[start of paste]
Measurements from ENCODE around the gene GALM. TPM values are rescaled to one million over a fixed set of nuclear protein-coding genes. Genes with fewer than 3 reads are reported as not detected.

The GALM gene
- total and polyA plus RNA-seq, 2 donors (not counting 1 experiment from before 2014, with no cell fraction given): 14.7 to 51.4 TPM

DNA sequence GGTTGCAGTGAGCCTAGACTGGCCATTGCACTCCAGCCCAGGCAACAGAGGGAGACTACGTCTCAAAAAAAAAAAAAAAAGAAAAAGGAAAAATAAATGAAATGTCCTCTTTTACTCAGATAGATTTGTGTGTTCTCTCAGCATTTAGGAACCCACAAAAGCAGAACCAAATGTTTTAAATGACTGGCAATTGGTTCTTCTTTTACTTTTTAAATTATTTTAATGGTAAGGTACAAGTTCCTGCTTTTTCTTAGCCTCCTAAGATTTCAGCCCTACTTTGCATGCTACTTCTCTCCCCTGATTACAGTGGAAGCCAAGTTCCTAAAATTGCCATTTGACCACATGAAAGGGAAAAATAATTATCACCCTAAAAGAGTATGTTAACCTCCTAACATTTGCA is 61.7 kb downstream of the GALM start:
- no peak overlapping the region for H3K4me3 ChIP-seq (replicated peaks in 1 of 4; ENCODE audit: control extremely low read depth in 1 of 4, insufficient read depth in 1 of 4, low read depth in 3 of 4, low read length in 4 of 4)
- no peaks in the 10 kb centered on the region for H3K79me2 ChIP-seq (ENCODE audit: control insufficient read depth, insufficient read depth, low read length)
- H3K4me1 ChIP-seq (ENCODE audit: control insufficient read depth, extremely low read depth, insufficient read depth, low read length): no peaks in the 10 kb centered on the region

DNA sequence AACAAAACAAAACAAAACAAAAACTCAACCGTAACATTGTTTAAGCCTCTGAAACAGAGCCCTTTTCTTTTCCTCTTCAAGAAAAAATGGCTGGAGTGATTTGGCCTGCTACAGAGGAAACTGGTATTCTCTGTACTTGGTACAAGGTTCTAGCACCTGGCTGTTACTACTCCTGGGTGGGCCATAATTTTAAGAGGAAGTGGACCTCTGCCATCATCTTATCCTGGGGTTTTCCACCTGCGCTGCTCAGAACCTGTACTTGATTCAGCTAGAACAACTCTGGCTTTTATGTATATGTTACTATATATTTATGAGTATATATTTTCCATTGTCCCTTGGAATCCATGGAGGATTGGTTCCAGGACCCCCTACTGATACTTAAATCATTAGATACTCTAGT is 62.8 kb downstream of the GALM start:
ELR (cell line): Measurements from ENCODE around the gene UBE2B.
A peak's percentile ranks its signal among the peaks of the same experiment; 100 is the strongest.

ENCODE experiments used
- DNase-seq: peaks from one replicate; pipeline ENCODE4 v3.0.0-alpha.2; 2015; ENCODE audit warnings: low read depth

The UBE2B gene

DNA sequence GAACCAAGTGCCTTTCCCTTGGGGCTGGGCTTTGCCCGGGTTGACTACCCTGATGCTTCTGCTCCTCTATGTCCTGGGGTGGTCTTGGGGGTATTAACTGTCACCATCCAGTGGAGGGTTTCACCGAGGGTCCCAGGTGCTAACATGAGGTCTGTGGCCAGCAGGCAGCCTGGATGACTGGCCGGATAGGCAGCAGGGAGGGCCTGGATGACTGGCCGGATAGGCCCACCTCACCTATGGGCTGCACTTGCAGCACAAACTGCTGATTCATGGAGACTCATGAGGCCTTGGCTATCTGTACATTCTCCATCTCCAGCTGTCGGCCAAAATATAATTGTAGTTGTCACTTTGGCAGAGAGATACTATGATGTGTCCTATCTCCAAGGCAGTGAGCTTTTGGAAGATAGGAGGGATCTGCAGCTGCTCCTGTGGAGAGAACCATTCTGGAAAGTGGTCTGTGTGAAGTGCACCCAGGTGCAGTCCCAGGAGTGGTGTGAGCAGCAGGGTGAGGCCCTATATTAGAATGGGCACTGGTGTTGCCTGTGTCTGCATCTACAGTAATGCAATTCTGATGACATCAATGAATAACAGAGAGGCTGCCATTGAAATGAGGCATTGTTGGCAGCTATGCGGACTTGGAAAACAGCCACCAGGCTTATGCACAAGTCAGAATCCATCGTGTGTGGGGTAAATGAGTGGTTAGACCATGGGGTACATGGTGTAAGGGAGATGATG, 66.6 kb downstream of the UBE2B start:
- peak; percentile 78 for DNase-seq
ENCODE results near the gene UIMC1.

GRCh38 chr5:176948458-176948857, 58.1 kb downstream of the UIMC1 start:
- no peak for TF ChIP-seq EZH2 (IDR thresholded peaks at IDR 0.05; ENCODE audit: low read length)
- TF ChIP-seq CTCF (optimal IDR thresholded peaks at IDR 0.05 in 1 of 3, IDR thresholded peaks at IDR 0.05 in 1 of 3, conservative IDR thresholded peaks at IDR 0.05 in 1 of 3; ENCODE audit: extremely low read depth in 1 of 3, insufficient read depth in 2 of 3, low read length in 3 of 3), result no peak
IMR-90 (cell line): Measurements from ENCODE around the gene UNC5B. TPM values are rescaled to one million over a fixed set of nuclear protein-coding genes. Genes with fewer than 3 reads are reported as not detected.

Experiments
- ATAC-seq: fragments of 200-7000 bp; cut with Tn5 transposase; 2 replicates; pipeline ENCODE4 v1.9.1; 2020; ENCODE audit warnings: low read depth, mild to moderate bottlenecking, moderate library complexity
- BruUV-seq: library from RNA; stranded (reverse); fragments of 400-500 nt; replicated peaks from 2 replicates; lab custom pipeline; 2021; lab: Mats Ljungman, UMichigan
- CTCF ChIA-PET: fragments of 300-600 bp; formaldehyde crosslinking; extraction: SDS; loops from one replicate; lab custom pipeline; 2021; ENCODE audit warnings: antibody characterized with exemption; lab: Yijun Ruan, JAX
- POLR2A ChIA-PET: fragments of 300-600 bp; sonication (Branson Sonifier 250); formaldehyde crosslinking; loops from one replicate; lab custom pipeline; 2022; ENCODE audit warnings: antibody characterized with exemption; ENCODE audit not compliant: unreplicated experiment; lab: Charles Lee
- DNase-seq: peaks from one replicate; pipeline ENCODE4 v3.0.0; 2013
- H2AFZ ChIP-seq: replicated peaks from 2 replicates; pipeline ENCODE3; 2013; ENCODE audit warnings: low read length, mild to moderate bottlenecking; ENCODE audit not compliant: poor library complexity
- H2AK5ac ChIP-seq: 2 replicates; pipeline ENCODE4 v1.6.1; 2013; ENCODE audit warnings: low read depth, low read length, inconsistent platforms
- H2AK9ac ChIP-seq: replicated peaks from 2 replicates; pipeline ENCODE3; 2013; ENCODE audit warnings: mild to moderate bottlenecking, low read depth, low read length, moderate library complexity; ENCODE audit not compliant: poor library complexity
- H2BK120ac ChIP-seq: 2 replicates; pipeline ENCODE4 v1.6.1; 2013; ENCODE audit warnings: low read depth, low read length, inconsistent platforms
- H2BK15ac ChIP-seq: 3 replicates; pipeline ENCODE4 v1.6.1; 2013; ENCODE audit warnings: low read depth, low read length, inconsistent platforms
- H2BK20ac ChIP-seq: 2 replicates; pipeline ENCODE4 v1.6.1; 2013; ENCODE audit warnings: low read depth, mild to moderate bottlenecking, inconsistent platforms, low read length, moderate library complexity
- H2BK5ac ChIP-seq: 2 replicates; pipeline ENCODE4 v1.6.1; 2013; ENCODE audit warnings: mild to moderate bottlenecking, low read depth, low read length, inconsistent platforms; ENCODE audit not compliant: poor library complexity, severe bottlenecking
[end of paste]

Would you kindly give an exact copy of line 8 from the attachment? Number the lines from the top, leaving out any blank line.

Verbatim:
DNA sequence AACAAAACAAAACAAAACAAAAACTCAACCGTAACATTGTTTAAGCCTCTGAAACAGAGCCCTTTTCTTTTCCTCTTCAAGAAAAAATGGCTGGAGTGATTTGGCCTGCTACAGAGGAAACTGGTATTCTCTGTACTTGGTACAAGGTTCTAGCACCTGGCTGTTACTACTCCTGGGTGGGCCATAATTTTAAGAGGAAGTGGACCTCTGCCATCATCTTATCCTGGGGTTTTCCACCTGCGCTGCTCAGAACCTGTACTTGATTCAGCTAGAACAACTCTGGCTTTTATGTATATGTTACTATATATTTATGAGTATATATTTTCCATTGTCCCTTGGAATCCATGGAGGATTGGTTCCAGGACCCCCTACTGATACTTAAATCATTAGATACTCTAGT is 62.8 kb downstream of the GALM start: